Just the mere announcement of a new production of Anton Chekhov’s Uncle Vanya at SoHo Rep, the venturesome Tribeca-based theater company, generated much excitement among New York theater aficionados; the quickly sold-out, initially six-week run is now extended through July 22. A century-old Russian classic is unusual programming for the Obie-award winning company best known as an incubator for contemporary work by emerging writers, but what makes this production noteworthy is the thrilling alignment of three of the brightest talents working in New York theater today: playwright Annie Baker, who adapted a new version of the text, director Sam Gold, and actor Reed Birney in the title role. The three previously worked together on Circle Mirror Transformation, Baker’s keenly observed and deeply felt 2009 drama about a group of people in an acting class. The 31-year-old playwright, whose work includes Body Awareness and Aliens, is one of the leading writers of her generation, while Gold, age 34, is one of the most sought-after directors in town. Birney may not be a marquee name, but he’s one of the finest actors working today in New York City theater. He started his career at age 22 playing the juvenile lead in Albert Innaurato’s Gemini, an Off Broadway hit which went on to enjoy a successful run on Broadway in the mid 1970s. More than three decades later, he experienced a career resurgence with his uncompromising performance in the 2008 New York premiere of Sarah Kane’s Blasted. In 2011, after a remarkable season in which he appeared in three new Off-Broadway plays (Kim Rosenstock’s Tigers Be Still, Adam Bock’s A Small Fire, and David West Read’s The Dream of the Burning Boy), the 57-year-old actor was awarded a special award from the Drama Desk for his body of work. We recently spoke with the actor about his career and his current role.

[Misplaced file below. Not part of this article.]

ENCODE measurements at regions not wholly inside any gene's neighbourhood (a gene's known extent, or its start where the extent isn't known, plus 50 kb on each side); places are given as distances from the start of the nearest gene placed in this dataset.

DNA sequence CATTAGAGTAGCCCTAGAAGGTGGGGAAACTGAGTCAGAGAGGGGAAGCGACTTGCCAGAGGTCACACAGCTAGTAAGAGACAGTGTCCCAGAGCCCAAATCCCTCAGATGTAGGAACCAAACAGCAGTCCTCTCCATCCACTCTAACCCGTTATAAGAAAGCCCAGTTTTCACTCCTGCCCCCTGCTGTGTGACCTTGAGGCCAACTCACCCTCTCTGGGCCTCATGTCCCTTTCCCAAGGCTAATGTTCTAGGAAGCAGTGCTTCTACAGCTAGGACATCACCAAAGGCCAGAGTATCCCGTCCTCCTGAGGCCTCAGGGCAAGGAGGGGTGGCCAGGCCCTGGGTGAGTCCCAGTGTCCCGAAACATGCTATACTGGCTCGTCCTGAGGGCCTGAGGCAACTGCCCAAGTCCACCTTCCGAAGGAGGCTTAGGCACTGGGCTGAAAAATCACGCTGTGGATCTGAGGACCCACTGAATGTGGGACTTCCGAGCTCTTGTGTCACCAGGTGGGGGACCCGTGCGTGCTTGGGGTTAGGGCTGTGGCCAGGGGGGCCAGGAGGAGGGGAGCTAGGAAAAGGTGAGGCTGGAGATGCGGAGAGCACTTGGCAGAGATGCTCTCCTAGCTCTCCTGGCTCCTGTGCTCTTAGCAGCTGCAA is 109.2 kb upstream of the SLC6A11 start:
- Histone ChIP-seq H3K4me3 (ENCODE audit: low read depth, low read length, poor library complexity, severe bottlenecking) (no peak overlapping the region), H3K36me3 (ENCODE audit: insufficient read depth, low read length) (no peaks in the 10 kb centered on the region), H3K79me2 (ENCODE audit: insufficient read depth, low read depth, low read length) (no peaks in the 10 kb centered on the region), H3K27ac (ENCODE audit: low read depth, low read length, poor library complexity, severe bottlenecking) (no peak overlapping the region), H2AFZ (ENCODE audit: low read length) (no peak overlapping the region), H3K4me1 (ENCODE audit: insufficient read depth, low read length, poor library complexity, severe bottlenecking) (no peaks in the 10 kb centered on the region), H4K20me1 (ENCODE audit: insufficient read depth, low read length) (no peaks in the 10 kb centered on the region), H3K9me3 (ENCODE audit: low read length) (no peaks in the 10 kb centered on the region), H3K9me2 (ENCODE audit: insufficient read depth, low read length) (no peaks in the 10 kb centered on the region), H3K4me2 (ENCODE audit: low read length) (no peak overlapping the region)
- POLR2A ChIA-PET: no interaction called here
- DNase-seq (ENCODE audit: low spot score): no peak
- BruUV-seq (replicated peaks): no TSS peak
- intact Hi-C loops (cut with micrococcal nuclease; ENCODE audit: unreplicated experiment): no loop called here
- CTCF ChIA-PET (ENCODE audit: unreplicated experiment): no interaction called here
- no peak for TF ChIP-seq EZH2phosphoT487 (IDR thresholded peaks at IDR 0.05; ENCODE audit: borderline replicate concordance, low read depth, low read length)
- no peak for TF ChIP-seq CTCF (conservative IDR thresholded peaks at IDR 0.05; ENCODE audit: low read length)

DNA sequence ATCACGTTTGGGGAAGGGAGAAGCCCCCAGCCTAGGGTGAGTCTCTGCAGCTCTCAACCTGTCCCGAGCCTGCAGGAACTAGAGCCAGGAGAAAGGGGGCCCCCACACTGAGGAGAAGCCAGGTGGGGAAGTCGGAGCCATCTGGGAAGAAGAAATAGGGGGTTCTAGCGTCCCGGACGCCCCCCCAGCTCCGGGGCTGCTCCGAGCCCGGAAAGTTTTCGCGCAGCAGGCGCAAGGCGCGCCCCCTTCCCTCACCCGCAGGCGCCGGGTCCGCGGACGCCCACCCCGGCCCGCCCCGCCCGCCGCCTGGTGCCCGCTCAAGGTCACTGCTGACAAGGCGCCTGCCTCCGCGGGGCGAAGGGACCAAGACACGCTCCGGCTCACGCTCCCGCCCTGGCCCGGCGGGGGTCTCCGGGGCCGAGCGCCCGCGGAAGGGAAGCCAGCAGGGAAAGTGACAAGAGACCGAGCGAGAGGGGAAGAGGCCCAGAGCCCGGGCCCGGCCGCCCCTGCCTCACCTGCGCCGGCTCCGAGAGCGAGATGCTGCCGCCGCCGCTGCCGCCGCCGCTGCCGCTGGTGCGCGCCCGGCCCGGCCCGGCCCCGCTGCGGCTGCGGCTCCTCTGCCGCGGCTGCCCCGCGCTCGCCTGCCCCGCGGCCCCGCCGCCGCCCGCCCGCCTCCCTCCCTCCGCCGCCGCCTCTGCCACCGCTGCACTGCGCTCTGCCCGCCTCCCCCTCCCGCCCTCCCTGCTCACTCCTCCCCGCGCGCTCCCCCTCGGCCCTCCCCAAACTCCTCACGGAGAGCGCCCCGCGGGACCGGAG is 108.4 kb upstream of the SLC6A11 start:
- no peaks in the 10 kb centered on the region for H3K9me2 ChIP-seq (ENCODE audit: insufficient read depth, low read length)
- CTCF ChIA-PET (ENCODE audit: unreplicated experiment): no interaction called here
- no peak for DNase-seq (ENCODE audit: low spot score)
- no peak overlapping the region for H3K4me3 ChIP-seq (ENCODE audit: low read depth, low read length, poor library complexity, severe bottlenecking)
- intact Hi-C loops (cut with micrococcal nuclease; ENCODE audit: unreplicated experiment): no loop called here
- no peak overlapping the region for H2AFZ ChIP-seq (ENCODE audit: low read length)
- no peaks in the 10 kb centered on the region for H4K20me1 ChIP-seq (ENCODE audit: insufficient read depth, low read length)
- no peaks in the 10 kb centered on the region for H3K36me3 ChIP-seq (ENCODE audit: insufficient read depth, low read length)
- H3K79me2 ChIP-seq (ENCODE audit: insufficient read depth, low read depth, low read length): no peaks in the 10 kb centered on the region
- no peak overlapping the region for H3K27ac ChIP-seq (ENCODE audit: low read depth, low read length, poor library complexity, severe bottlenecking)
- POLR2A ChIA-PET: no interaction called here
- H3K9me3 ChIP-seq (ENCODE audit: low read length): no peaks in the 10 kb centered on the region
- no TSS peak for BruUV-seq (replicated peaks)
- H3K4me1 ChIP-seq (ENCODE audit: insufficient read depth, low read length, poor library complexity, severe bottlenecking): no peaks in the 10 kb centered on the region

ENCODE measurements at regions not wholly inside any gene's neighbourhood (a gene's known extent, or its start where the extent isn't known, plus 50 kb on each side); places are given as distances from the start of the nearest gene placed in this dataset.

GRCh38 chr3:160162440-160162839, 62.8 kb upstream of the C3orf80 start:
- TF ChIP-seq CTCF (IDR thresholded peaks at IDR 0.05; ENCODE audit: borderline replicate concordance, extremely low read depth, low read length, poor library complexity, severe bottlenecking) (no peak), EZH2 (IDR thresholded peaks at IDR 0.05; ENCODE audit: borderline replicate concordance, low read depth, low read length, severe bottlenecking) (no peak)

Family Ties: An Interview with 4000 Miles Playwright Amy Herzog

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Family Ties: An Interview with 4000 Miles Playwright Amy Herzog
Family Ties: An Interview with 4000 Miles Playwright Amy Herzog

The most dramatic thing that happens in playwright Amy Herzog’s 4000 Miles occurs at the beginning of the play. That’s when 21-year-old Leo, all grimy from a cross-country bike ride, arrives unexpectedly in the middle of the night at the door of his 91-year-old grandmother’s apartment in Greenwich Village. But with the series of incisive scenes that follow, both funny and moving, Herzog has written one of the best new plays of the season. She charts an unconventional intergenerational friendship between grandmother and grandson; Leo is dealing with the recent loss of his best friend in a biking accident while Vera is coping with the annoyances of getting old. Herzog’s writing is surefooted and quietly brilliant. She’s equally comfortable writing dialogue for characters that are more than half a century apart and suggests complex lives for even the supporting and off-stage characters. At 33, she has the grace and insights of a mature writer.

4000 Miles has been given an impeccably calibrated production at Lincoln Center’s Mitzi E. Newhouse Theater (through June 17), directed by Daniel Aukin and featuring the Tony and Drama Desk award-winning actress Mary Louise Wilson, as Vera, the nonagenarian grandmother and Gabriel Ebert as her grandson. Wilson, best known for Grey Gardens and Full Gallop, and the relative newcomer Ebert give memorable performances providing perfect foil for each other; the production is also enhanced by Greta Lee and Zoë Winters in the supporting roles and by Lauren Helpern’s evocative set design.

Herzog first gained attention in New York in 2010 with After the Revolution, an epic, semi-autobiographical family drama which spans three generations of an American communist family in New York and Boston. Vera, the matriarch of family, is a recurring character in both After the Revolution and 4000 Miles. The House recently caught up with Herzog to chat about her work.